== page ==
Many people think my style is photographic or hyper-realist because they only ever see the images on social media. But most of the works are quite large and if you get up close you will see the brushwork is loose. Get really close and it’s practically abstract. Still, part of my personal struggle is to reign myself in, to keep the marks fresh and not get lost in the minutiae.
What influences and inspiration do you draw from in your daily art practice? What, if anything, do you consider to be your greatest source of inspiration?
My practice is influenced by my circumstances. I travel and move house a lot. My studio space might be the corner of a dark room or the whole floor of a disused butter factory. Right now I am in lockdown on Corfu Greece painting in a bedroom. Parts of the studio setup are cobbled together with fishing line, driftwood, and smooth round stones from the beach. Sounds romantic, doesn’t it?
Still life works for me because wherever I am there will be something to relate to and use in a composition. Out walking, a flower or rock or seed will catch my eye and I’ll bring it back to the workspace. It won’t necessarily become a painting but it might spark an enquiry. This happened with weeds when Covid began in the UK. They were so delicate and lovely in the fields, yet they seemed to reflect the uneasy uncertainty of the times.
The light is an influence too, and that is reflected in the painting. In Australia, the light is quite harsh and bright. In Europe, especially in winter, it’s softer and the colours are more subtle. So the work will have a flavour of a place. I guess my greatest source of inspiration is always what’s right in front of me and the way I’m feeling about it. I try to follow my intuition and not analyse the situation too closely.
Much of your work features vivid florals and fruits. I’ve read your statement that you’re not literally painting those objects, but rather, “the emotions they create … balance, truth, serenity.” I suppose my question then becomes, what is it about blooms and blossoms and fruiting things that are so compelling, that evoke these feelings in you?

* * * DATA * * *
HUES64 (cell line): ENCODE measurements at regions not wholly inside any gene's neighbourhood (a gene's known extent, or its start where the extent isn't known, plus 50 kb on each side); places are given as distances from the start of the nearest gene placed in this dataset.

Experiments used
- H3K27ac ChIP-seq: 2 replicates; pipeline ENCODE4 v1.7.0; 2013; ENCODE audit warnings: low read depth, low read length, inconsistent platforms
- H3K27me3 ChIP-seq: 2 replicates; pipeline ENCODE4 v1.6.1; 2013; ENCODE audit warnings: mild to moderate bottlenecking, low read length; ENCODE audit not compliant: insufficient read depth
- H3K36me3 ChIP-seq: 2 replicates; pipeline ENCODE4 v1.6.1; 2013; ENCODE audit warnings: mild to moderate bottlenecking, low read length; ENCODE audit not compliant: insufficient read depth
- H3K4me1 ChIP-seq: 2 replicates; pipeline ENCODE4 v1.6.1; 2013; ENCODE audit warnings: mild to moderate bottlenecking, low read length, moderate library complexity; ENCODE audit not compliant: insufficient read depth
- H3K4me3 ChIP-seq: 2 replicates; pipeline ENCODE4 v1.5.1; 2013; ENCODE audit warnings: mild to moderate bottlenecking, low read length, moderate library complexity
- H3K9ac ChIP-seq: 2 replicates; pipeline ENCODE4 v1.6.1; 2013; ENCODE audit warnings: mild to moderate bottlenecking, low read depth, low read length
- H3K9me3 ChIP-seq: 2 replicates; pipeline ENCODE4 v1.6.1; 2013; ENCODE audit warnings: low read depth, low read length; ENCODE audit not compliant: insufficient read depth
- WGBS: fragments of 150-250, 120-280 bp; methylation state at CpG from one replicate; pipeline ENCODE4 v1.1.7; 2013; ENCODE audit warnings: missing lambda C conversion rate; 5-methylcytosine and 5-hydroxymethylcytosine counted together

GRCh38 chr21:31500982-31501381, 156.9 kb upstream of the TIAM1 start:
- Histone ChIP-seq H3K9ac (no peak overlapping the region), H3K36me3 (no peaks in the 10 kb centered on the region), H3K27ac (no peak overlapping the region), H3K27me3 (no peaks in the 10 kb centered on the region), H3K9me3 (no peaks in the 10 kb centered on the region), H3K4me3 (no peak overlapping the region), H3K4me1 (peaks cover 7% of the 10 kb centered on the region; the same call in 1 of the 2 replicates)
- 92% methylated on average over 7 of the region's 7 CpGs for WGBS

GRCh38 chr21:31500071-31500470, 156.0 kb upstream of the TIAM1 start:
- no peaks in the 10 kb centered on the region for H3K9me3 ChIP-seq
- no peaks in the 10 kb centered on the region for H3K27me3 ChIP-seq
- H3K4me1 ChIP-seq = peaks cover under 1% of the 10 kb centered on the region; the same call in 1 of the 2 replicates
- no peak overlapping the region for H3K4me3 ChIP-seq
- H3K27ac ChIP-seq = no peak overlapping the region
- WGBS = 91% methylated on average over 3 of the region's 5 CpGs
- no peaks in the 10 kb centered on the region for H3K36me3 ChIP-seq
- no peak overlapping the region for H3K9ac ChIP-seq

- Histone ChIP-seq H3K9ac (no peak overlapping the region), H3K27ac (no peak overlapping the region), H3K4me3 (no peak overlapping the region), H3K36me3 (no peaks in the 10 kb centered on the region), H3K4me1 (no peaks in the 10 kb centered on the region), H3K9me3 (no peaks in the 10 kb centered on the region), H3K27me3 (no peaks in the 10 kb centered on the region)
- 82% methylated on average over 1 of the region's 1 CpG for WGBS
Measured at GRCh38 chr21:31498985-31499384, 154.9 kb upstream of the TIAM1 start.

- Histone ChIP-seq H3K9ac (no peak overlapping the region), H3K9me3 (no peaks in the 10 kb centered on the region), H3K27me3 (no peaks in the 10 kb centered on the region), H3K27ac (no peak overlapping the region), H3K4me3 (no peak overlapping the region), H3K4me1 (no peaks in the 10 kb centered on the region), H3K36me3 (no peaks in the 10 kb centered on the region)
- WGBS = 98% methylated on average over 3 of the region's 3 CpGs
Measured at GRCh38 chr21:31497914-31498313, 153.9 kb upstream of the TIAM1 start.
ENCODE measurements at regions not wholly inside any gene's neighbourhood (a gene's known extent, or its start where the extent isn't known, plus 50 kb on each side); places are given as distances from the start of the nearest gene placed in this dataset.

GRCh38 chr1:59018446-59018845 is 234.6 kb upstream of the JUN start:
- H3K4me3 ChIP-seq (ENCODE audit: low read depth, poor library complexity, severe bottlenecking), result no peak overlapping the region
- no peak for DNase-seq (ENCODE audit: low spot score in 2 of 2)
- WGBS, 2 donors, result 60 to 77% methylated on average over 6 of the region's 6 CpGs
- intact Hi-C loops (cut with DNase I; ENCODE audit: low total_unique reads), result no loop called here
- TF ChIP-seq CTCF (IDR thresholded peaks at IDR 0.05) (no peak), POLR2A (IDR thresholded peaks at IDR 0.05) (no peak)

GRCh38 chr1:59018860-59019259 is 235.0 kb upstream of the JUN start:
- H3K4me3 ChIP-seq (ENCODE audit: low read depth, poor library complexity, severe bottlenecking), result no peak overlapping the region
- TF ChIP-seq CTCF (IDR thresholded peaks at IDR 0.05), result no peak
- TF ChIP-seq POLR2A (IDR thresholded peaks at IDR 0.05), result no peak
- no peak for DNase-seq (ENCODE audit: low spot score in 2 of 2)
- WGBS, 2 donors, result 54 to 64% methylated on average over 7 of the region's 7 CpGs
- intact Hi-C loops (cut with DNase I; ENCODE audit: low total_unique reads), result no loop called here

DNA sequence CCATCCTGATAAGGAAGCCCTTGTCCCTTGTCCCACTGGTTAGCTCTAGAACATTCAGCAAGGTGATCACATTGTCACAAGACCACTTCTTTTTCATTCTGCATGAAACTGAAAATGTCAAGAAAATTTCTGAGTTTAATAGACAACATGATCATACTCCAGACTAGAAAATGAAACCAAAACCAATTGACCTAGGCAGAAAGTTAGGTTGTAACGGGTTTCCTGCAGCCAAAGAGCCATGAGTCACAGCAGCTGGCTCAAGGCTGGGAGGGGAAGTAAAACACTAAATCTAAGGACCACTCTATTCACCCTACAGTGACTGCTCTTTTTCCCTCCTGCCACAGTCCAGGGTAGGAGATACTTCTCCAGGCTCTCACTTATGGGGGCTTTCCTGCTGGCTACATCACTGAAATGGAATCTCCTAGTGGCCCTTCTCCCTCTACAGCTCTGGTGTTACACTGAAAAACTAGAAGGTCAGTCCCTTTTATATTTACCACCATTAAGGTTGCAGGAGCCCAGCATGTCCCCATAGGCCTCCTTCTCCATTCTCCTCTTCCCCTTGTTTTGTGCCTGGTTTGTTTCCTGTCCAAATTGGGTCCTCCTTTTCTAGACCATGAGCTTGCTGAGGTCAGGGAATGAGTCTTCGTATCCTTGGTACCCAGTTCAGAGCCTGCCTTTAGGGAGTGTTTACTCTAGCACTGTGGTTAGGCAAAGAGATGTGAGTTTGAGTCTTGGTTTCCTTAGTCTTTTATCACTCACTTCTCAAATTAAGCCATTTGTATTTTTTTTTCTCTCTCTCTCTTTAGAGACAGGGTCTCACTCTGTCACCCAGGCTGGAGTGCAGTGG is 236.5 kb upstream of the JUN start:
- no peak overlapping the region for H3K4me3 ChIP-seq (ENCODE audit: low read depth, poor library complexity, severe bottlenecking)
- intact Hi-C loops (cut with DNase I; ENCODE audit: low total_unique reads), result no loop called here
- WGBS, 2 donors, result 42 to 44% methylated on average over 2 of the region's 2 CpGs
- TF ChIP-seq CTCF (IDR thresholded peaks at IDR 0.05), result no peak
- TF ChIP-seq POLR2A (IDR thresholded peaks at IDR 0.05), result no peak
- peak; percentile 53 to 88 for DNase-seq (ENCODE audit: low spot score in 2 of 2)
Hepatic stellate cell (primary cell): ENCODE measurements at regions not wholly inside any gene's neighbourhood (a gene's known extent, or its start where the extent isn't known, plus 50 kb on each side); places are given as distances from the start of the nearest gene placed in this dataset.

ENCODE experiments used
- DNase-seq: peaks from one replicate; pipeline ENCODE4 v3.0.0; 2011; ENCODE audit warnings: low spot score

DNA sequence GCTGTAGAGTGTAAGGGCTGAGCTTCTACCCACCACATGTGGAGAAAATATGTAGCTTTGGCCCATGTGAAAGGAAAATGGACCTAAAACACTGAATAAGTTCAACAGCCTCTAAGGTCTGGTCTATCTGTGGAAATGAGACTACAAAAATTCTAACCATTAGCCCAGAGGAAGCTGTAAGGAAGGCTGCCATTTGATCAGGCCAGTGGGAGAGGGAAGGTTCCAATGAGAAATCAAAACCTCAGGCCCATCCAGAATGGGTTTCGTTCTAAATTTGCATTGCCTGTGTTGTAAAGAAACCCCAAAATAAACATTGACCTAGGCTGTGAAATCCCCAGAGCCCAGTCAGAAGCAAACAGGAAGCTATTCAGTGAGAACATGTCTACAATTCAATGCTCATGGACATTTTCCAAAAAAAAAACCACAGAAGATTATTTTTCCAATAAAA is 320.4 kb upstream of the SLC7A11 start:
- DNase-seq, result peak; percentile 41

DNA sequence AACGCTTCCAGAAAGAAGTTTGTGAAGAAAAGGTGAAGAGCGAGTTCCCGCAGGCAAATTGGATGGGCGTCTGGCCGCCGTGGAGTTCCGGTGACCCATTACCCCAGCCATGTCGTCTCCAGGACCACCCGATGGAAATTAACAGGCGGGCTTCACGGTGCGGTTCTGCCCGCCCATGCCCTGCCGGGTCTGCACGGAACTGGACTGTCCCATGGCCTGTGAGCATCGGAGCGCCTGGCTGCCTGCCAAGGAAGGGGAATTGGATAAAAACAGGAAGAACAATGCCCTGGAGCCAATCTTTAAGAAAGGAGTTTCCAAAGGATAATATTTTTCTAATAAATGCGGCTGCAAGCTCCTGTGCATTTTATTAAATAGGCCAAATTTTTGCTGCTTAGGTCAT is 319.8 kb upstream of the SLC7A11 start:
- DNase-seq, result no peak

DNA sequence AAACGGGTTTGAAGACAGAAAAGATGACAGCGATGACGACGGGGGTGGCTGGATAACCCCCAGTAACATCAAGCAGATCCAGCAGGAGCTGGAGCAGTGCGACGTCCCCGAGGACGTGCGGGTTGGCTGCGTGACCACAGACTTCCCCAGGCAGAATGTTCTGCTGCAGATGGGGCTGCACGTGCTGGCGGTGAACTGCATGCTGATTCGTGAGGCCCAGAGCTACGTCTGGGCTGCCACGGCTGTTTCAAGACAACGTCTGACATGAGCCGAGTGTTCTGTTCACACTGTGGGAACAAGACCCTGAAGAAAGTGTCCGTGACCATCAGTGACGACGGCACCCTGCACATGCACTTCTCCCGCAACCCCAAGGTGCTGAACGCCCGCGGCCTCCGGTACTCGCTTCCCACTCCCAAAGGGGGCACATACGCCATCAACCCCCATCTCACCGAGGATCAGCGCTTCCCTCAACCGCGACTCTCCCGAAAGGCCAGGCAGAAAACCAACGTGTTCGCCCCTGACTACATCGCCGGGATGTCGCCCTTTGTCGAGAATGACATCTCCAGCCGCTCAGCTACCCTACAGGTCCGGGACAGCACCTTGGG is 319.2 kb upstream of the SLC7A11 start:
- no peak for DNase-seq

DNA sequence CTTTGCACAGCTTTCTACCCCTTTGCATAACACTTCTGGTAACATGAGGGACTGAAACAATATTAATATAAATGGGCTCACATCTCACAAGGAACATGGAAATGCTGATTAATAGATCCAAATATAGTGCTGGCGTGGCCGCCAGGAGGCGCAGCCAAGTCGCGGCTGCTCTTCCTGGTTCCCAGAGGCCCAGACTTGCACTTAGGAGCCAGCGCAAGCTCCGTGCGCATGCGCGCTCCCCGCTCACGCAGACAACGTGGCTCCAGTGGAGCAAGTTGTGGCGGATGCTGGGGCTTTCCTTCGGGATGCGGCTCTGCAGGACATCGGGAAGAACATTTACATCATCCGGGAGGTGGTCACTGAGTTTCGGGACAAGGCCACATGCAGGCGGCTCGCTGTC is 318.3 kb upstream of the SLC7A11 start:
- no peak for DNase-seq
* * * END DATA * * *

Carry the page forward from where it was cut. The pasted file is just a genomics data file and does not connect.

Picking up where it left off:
Not just in me, in everybody. I think an attraction to the natural world is hardwired into our DNA and it has been a fascinating part of the still life journey to observe this through viewers’ reactions. Before the mind kicks in with judgments about whether it’s good or bad, whether you like it or not and so on, there’s this primitive, uncontrollable response of Yum or Ahh. That’s the response I am interested in working with, seeing how far I can push it. We seem to have a universal deep-rooted attraction to certain things, regardless of our gender, age or background. That’s really fascinating because it demonstrates our basic common human connection.
Maybe this is a silly question, but I would love to know! Is gardening a part of your artistry? Do you grow the beautiful peonies and other flowers in your still life painting?
There are no silly questions! I used to garden, mainly fruit and veg, but not at the moment. One day. Mostly I pick blooms from friends’ gardens, sometimes I nick them from over a fence or knock on a stranger’s door, and very very rarely I buy them from a florist, but I don’t much like doing that because it feels a bit impersonal. And I need lots to choose from to get the right shapes and sizes in the compositions.
I just read the most fascinating essay about floral motifs in art in which the author posits, “…what is stunning about the flowers is that, though they are not us, there is something about them that we recognize in us.” I’m curious as to your thoughts on this, what is there of the flower that you recognize in yourself? Here is a link to the essay, if you would like to read it! http://www.cerisepress.com/04/10/the-flower-artist/view-all
A beautiful essay with so many rich ideas. I think this relates back to what I said earlier about the hardwiring and the connectedness of living things. There’s no escaping or denying it no matter how many layers we build around ourselves. What do I recognise personally? It always comes back to the same thing, mortality. This is the allure of the vanitas genre of paintings too. In a flower there is youth, beauty, fragility, vulnerability, sexuality and death all contained in one scented package. It’s the ephemeral nature of flowers that I find irresistible, almost tragic.